Question your beliefs, strive for goodness

Colin Roberts, Copy Editor

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When I was thinking on what to write for my last column of the semester, I wasn’t sure what I wanted to tackle. There’s plenty of challenging issues facing our nation, but it’s hard to cut through the noise of a house divided.

So I wanted to write on beliefs. I’ve been around, and I like to think I’m slowly developing into a person I can be proud of. Oh, sure there were some hiccups along the way. Some very, very serious hiccups.

But part of the problem was the different answers to everyday problems. It plagued me, the idea of gray areas and “what-about-isms.” The inability to find a moral absolute disrupted everything from school, to work, to my faith. I was around nineteen, so you can imagine how that went.

Eventually I was taught by a very important person to trust my gut. If something didn’t feel right, there was probably a reason for it. Critical analysis came after.

This served me well enough. It didn’t feel right that the United States of America, the nation I had grown up hearing was the mightiest, most Godly nation on earth, wouldn’t let in people looking for a better life. It didn’t feel right that black people kept sharing their unnerving and saddening experiences with law enforcement, and white people kept finding reasons not to listen. The things I was hearing and seeing during the 2016 presidential election didn’t feel right. The 2007 financial crash didn’t feel right. The war on terrorism, the cultural battle over gay rights, the slow dissolvement of privacy, all of this left me feeling uneasy and angry.

All these experiences, and later subsequent research, found me proudly adopting the title of “liberal” in response to these man-made injustices. I knew who the enemy was now. Corporate America had betrayed us. Racism and apathy among the dominate whites was the reason immigrant families were being torn apart by ICE. The unassailable and widely supported cultural worship of police was the reason that black Americans kept leaving traffic stops in body bags. Rural whites bought with empty, vulgar words were the reason Trump’s brand of “me first” was running rampant across the country.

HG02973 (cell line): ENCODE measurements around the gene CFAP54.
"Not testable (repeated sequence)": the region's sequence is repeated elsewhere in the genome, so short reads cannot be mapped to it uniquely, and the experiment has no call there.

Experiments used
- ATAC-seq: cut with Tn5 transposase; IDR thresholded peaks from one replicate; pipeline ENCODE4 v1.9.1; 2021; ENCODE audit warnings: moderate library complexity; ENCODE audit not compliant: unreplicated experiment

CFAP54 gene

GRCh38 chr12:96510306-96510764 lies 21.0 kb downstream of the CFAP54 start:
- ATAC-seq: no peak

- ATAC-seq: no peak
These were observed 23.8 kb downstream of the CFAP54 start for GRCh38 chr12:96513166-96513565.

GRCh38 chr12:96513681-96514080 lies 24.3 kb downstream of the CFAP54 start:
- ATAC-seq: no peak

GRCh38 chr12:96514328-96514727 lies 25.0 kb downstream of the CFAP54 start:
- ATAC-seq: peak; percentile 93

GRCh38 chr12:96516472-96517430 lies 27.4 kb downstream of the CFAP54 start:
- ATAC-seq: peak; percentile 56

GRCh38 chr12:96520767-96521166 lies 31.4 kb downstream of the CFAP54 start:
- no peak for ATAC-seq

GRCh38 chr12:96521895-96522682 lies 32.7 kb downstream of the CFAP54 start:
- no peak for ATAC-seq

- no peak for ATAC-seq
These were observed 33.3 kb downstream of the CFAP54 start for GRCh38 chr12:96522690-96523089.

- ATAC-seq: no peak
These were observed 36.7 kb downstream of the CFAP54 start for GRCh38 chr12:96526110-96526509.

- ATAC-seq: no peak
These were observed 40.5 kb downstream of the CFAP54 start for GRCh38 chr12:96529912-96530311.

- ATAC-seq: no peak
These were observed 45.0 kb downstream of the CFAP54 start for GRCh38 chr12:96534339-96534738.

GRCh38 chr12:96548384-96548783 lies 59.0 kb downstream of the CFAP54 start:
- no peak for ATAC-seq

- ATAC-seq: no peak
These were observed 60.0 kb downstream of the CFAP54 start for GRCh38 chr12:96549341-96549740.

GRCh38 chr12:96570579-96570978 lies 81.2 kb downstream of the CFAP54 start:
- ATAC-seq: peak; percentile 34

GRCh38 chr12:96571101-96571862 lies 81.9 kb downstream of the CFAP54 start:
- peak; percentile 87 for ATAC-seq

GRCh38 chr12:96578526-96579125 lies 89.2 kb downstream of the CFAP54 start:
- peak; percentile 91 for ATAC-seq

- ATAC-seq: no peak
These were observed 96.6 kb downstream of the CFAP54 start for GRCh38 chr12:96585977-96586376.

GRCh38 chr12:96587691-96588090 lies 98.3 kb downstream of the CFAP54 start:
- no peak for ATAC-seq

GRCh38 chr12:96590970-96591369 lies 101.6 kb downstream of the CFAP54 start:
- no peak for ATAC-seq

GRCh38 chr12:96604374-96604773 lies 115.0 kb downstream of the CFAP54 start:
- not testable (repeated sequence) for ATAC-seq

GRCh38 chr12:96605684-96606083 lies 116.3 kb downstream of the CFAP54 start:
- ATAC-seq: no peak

Conservatives. Whites. “Christians.” These were the groups that were determined to raze and salt the earth before ever letting go of their power.

But was I wrong? Biased? Blowing it out of proportion? There was that doubt, as if I was nineteen again.

I knew I was right on immigration and police brutality against POC. Jesus was pretty clear on that one, and I could safely guarantee none of the MAGA crowd were going to get to heaven and be congratulated for securing the border against men, women and children seeking hope. And if they spouted Fox News sound bites about Mexican killers and rapists flooding over, God would likely remind them to “test all things, and hold fast to that which is good.”

Or at least, I hope he would. Again, I’m always questioning if my beliefs are right, or if I’m falling into a mold. And if they are right, am I going about them the correct way? I’ve taken white Americans, especially conservatives, to task many times in these columns. I’ve often wondered if I should be so confrontational. But nobody knows this group better than me, having spent my entire life with them and studied history. It’s exhausting teaching empathy, and if you find yourself negotiating the terms of it with white people, you’ve already lost.

But strong belief in what is right and wrong can lead to harsh words, and that brings together no one. So then the question becomes, what am I trying to do with my beliefs? Do I want this nation to come together? Is it worth compromising if things like DACA are destroyed? What good is unity, if the people who need help still aren’t being helped?

So then am I at war? Are the conservatives, the MAGA, the talibangelicals, and their worse counterparts the enemy? This doesn’t seem right, as I’ve grown up with these people. The MAGA crowd is full of wonderful, if not misguided men and women.

But is it really misguided if their actions and beliefs perpetuate systems that oppress and kill people? How do you teach empathy and create a country everyone can enjoy?

At the end of the day, all I can do is what I can do. I style myself a writer, so I write about these things. Every day I make sure to check both conservative and liberal news sites, and especially the comment sections, to get a sense of how connected America thinks. If I believe something, I try and hear the other side. And I’d ask that you do the same.

Colin Roberts can be reached at 581-2812 or [email protected].